Reagan tried counting the number of men around him but lost track at fifty knowing there were four or five times that many in the cavern. He noted for all the crush of people, there remained a surprising amount of room. And he noted for the size of the throng, the cavern was surprisingly quiet. Reagan gulped down the last of the ale in his tankard and refused another draught when it was offered.

“If the Seer won’t speak to me until after I have slept, then I best be getting after it,” Reagan said, standing up from the table. A young boy, no more than ten, led him to a straw mattress along the side wall of the cavern. Hendrick was already snoring softly on a mattress nearby. Reagan took off his cape and vest for the first time in days. Moments after getting onto the mattress, the old warrior was fast asleep.

Sir Reagan had not planned to sleep long, but it was hours before he roused from slumber and stood up, intending to seek out the Seer. No sooner had he fastened his belt than he found the same lad who had led him to bed stood in front of him.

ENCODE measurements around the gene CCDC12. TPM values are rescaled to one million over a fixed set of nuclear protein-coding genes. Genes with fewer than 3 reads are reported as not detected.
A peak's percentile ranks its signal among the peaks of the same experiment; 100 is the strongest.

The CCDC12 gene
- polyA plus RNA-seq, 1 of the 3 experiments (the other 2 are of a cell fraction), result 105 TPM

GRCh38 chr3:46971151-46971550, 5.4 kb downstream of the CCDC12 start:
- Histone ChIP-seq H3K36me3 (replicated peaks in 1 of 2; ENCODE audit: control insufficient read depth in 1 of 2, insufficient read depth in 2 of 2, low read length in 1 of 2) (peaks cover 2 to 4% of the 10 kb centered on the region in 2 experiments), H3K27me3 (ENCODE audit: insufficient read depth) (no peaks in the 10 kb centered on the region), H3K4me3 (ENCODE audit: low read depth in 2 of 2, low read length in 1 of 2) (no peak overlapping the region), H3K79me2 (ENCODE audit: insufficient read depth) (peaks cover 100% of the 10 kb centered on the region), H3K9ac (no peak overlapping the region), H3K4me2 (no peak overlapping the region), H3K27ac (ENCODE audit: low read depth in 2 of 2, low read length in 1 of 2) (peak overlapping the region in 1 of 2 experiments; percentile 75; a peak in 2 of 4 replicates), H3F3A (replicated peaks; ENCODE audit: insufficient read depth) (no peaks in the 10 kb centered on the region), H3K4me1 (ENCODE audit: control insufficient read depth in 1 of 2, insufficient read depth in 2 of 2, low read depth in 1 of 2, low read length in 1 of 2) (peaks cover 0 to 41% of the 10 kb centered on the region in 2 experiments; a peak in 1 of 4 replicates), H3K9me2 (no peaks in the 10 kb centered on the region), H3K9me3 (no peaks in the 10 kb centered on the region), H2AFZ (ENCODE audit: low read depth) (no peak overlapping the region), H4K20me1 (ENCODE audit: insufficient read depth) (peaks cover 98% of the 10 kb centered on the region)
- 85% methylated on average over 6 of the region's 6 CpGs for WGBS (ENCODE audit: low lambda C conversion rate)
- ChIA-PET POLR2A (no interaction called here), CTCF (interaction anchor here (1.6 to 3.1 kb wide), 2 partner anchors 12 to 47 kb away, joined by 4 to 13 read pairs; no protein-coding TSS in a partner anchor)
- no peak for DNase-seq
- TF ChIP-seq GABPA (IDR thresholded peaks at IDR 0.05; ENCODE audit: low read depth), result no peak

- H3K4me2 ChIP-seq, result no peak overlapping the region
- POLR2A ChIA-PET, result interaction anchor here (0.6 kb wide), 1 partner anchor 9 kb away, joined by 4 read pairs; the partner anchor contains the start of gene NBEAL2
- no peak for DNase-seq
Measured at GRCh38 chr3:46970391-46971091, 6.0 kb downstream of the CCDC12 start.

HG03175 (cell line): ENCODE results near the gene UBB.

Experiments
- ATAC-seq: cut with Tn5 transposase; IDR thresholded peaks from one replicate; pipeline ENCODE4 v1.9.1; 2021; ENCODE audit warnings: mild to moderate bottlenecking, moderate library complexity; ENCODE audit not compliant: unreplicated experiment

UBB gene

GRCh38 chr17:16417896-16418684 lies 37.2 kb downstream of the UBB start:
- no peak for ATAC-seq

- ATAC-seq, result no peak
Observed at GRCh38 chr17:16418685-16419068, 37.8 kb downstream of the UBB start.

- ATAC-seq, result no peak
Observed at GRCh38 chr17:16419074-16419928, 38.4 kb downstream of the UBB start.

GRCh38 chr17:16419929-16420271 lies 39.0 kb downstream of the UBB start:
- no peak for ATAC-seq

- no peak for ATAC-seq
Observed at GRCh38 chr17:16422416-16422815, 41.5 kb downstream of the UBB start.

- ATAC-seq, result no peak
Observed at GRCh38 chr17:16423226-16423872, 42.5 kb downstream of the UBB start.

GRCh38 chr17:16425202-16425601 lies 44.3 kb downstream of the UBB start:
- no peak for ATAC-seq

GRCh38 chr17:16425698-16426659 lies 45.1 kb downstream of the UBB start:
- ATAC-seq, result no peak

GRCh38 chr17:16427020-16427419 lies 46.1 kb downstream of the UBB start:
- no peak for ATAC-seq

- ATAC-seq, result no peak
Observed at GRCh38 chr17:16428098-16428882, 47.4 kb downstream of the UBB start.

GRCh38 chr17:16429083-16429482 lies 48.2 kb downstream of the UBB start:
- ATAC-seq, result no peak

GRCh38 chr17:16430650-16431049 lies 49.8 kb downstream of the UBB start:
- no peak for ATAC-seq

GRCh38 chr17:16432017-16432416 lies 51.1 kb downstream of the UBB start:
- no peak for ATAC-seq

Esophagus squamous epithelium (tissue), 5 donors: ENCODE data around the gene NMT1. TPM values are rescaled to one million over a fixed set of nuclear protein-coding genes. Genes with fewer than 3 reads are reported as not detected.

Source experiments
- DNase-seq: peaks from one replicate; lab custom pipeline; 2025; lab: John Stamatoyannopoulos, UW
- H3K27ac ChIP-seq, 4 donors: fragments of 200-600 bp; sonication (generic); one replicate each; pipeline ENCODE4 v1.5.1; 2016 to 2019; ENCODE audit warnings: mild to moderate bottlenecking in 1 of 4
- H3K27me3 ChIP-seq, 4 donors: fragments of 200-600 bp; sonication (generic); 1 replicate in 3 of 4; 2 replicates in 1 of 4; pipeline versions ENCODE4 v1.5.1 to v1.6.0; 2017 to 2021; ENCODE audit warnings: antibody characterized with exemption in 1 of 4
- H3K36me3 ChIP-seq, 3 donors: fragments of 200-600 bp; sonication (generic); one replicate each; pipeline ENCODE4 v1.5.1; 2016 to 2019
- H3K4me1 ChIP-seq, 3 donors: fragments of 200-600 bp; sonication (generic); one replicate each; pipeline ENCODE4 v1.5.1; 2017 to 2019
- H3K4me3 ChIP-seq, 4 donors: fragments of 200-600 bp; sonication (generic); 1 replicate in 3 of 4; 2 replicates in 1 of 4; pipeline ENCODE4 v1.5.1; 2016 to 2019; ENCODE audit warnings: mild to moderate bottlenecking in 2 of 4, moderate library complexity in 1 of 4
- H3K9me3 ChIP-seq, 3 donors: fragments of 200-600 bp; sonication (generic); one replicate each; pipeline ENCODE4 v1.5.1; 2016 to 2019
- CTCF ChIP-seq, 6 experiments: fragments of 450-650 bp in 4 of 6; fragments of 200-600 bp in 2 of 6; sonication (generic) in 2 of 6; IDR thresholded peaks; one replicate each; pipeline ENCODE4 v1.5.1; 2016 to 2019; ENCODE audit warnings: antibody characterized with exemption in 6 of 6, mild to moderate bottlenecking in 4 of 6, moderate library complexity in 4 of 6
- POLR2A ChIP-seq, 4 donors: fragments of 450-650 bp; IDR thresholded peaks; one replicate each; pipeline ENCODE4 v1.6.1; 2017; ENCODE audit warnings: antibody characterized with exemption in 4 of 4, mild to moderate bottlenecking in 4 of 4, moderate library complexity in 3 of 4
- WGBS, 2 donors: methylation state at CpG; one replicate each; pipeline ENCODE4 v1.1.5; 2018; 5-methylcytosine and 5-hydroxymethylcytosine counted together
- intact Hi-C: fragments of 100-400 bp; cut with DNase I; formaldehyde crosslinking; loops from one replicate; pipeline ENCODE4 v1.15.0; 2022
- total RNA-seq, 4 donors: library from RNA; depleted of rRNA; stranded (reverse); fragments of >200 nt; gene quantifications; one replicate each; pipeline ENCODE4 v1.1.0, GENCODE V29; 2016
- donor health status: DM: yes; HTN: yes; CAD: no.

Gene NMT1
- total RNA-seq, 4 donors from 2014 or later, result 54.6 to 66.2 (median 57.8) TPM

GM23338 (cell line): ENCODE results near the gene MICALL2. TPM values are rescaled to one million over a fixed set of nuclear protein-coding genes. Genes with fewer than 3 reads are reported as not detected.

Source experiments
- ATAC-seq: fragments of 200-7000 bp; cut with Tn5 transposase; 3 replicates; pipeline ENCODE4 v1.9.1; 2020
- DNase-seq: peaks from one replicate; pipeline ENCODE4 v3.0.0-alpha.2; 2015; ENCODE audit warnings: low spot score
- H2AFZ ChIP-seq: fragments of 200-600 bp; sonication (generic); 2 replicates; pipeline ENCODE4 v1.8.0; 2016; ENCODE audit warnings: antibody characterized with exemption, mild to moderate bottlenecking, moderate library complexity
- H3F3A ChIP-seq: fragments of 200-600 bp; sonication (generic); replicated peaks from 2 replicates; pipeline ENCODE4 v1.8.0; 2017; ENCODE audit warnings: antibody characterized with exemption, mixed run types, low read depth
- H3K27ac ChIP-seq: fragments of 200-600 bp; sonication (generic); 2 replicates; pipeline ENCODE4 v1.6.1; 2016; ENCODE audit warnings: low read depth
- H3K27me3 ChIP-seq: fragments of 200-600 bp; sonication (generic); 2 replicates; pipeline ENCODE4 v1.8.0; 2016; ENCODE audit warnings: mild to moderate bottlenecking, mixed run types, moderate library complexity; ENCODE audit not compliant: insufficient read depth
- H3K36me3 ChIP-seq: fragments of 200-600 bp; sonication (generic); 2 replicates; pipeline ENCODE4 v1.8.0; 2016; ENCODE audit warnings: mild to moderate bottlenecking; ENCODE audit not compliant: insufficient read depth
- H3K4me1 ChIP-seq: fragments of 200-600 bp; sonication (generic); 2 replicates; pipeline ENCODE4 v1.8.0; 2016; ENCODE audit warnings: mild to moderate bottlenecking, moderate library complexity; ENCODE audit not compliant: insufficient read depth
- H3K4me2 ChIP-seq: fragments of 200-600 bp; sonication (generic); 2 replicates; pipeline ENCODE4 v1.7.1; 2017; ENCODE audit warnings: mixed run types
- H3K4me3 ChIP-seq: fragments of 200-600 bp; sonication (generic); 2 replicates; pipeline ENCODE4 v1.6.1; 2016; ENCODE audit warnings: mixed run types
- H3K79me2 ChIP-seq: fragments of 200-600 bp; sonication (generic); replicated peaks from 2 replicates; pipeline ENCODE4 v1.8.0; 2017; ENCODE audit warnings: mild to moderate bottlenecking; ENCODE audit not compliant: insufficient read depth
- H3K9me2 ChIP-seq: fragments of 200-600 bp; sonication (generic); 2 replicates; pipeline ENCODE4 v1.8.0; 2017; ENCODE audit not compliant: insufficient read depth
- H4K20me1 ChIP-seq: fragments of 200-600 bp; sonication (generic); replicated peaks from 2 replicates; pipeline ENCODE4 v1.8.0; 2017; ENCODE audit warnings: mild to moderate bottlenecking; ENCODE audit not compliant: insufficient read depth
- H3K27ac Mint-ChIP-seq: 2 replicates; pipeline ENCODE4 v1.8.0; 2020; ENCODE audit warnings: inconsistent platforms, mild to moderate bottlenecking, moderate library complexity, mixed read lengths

“Are you here to take me to the Seer?”

The boy nodded.

Reagan hesitated for a moment, looking over at Sir Hendrick who still snored steadily on his mattress. He decided against awakening his friend, and so he nodded to the boy to lead him away.

The Seer was seated at a small table near the entrance to the cavern. The air was decidedly lighter by the entrance to the cave, and Reagan could feel a slight inrush of cooler air as he approached the old man.

“Sit,” the Seer said as he heard Reagan approach.

The knight did so. He took note than several men moved closer to him and the Seer.

“We have no secrets here,” the Seer answered in reply to Reagan’s unspoken question. “Everyone knows why you are here. The Lady has told us of your coming.”

Reagan suspected the Seer was talking more for the benefit of those around him than for his own. “What else has the Lady told you?”

Before the Seer continued, the young lad brought Reagan a mug of hot tea.

“Thank you, young Patrick,” the Seer said to the boy. “He’s the last of the Lady of Broadplain’s line—a nephew, her sister’s only boy. All the rest are dead now. All the rest have been slain by the Butcher of Heartland. And he will be after young Patrick once he learns that he still lives.”

“How would he find out the boy is alive?” Reagan asked.

“We will tell him,” the Seer said. The boy is the rally point for the peoples of the north. As such, he is a greater threat to the Thane than are you. But don’t misunderstand. You have an important role to play in the Lady’s plans.”